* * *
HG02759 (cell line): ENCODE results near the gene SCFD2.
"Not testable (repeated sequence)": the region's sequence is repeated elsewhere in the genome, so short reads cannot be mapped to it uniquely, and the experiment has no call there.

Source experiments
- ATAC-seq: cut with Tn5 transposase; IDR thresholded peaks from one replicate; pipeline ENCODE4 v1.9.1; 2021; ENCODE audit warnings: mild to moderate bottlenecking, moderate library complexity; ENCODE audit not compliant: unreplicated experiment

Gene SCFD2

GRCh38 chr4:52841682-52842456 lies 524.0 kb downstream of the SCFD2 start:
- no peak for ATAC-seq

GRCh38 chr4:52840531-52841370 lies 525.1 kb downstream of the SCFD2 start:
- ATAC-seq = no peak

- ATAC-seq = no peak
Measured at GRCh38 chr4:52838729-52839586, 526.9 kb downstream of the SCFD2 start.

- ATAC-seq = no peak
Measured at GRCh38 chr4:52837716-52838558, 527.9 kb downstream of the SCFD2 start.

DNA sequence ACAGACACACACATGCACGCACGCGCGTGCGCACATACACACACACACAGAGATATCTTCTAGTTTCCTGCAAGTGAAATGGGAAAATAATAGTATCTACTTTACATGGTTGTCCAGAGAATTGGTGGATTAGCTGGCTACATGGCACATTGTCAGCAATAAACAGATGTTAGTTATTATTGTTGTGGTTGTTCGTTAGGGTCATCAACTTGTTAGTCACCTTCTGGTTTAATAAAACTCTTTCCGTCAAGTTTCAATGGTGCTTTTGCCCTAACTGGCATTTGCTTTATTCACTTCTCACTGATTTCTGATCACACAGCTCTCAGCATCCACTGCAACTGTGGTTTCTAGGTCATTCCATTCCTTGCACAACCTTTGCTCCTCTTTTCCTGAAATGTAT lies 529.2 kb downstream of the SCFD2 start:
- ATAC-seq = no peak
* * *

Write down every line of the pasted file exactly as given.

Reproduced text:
HG02759 (cell line): ENCODE results near the gene SCFD2.
"Not testable (repeated sequence)": the region's sequence is repeated elsewhere in the genome, so short reads cannot be mapped to it uniquely, and the experiment has no call there.

Source experiments
- ATAC-seq: cut with Tn5 transposase; IDR thresholded peaks from one replicate; pipeline ENCODE4 v1.9.1; 2021; ENCODE audit warnings: mild to moderate bottlenecking, moderate library complexity; ENCODE audit not compliant: unreplicated experiment

Gene SCFD2

GRCh38 chr4:52841682-52842456 lies 524.0 kb downstream of the SCFD2 start:
- no peak for ATAC-seq

GRCh38 chr4:52840531-52841370 lies 525.1 kb downstream of the SCFD2 start:
- ATAC-seq = no peak

- ATAC-seq = no peak
Measured at GRCh38 chr4:52838729-52839586, 526.9 kb downstream of the SCFD2 start.

- ATAC-seq = no peak
Measured at GRCh38 chr4:52837716-52838558, 527.9 kb downstream of the SCFD2 start.

DNA sequence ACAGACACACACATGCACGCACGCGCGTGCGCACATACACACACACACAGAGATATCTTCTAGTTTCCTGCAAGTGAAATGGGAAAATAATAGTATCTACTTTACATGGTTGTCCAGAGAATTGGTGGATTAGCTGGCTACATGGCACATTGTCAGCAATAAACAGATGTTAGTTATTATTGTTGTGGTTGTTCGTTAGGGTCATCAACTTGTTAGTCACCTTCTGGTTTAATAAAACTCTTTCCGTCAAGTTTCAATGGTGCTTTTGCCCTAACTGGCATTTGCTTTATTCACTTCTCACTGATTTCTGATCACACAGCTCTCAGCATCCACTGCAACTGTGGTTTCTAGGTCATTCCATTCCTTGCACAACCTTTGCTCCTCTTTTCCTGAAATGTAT lies 529.2 kb downstream of the SCFD2 start:
- ATAC-seq = no peak